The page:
The Guardian quoted the developers’ plans for the gleaming new Denmark Street to retain some pale ghost of its cultural history by offering the denizens of 21st Century London and beyond a “street scape” with opportunities to “interact with the brands we love in new and exciting ways.” Would anybody in their right mind want to interact with a brand? Well, quite.

Denmark Street was on its last legs

434px-Elton_john_rock_music_awards_1975

The nature of the planned changes to Denmark Street may not have been to my tastes. But it wouldn’t be London if it didn’t change. Indeed, I’m not the first to mourn the passing of their version of Denmark Street. In his excellent autobiography Me, Elton John writes of how he felt he’d missed the street’s golden era when he went to work there in the early-to-mid 1960s:

“With perfect timing, I arrived at my first job in Denmark Street just as Denmark Street went into terminal decline. Ten years before, it had been the centre of the British music industry, where writers went to sell their songs to publishers, who’d in turn sell them to artists. Then The Beatles and Bob Dylan had come along and changed everything. They didn’t need the help of professional songwriters: it turned out they were professional songwriters.”

But Tin Pan Alley still offered young Elton John (or Reg Dwight, as he of course was in those years) ample opportunity to make it all his own:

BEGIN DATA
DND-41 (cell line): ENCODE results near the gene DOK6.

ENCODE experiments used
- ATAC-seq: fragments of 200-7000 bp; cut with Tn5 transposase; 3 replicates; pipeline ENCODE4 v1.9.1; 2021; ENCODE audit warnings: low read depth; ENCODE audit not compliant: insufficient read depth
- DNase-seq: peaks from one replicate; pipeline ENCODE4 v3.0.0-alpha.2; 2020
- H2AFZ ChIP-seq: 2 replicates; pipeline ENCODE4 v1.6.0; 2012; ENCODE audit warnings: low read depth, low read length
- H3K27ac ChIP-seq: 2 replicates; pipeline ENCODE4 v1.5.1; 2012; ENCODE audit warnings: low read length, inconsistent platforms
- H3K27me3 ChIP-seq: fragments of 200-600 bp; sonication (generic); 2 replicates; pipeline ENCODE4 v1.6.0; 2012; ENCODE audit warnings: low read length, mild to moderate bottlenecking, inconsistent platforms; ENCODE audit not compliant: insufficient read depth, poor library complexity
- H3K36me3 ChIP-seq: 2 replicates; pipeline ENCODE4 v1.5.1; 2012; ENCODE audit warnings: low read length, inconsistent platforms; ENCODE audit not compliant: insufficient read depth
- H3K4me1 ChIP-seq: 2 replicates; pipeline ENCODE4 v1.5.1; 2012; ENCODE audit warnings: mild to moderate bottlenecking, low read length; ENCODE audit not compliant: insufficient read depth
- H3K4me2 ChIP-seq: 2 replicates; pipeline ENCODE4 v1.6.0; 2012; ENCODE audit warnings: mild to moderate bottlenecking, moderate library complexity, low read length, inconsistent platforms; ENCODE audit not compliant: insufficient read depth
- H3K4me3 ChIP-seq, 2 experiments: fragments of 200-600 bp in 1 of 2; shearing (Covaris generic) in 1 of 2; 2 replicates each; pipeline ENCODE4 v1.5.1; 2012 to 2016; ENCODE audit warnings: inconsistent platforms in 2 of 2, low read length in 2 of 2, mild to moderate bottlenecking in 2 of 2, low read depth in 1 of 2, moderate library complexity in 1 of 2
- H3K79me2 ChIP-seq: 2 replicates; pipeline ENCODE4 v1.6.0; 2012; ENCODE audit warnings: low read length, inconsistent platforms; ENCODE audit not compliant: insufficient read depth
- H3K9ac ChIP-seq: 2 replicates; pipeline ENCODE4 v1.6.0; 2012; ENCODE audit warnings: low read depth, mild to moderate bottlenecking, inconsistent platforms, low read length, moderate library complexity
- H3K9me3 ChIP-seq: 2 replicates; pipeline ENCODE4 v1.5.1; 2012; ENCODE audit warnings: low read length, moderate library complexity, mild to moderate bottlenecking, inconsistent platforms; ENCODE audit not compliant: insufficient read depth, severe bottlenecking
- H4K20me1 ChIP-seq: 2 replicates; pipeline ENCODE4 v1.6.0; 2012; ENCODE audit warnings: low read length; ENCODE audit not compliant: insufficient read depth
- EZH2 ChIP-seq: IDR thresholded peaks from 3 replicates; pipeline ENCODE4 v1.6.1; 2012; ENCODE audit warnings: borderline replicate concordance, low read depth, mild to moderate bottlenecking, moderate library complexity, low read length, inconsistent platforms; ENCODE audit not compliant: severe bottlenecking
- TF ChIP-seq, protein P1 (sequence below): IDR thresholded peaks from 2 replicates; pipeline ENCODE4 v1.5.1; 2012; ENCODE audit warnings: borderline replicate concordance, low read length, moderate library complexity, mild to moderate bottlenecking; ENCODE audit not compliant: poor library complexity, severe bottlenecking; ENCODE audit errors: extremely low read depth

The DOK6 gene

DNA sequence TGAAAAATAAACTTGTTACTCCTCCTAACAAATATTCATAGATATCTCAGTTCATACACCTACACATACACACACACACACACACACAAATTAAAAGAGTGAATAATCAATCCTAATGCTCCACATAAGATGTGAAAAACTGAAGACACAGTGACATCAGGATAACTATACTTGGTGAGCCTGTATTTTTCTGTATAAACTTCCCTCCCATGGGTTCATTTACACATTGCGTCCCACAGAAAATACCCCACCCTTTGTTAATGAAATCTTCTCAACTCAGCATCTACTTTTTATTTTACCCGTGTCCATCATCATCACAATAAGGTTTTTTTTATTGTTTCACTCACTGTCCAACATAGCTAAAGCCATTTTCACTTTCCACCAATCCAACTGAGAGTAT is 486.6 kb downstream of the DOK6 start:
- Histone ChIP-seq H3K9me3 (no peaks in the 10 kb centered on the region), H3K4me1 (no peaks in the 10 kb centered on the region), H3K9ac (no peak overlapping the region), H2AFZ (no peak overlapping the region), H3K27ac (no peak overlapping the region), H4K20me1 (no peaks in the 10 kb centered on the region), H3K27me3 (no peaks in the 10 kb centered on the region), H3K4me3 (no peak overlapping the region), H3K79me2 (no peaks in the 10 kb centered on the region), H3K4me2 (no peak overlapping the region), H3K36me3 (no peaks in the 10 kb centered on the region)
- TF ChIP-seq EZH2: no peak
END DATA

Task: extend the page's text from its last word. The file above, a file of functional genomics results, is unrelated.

“Even if Denmark Street was on its last legs, it still held a magic for me. There was a kind of glamour there, albeit fading glamour. There were guitar shops and recording studios. You would get your lunch at the Giaconda coffee bar or the Lancaster Grill on Charing Cross Road. You wouldn’t see anybody famous in there – they were restaurants for people who couldn’t afford any better – but there was a buzz about them: they were full of hopefuls, would-bes, would-never-bes, people who wanted to be spotted. People, I suppose, like me.”

Everything has begun again

In his delightful 1991 documentary A Postcard from London, Clive James contemplates how 1991’s London had changed since his arrival in the 1960s.

He offers a beautiful summation of what London is and why it will always be different, for everyone:

“London is the city of cities. […] Only London collects everything from everywhere. London is the world in one place. And if it seems more serious now than when my lot were starting off, perhaps we’re more serious, and London hasn’t changed at all, but is just working its eternal trick of showing the next generation that the possibilities are infinite, and everything has begun again.”

Everything has begun again in London, and will always begin again. Nonetheless, I can still bemoan the passing of the London I grew up loving. As it’s the passing of a comic-related location I seek to bemoan, perhaps I can paraphrase the Simpsons Comic Book Guy and declare the loss of Denmark Street as was to be London’s “Worst. Development. EVER.”?

Now, Londoners and London-loving types: I’d love to know – what was the first part of London you loved? And is it still there now?

Denmark_Street,_London,_1_September_2013

FOOTNOTES

* Please note that this is a slightly spruced up and updated version of a post that I originally wrote in 2015, so some of the references the planned makeover for Denmark Street might be slightly outdated.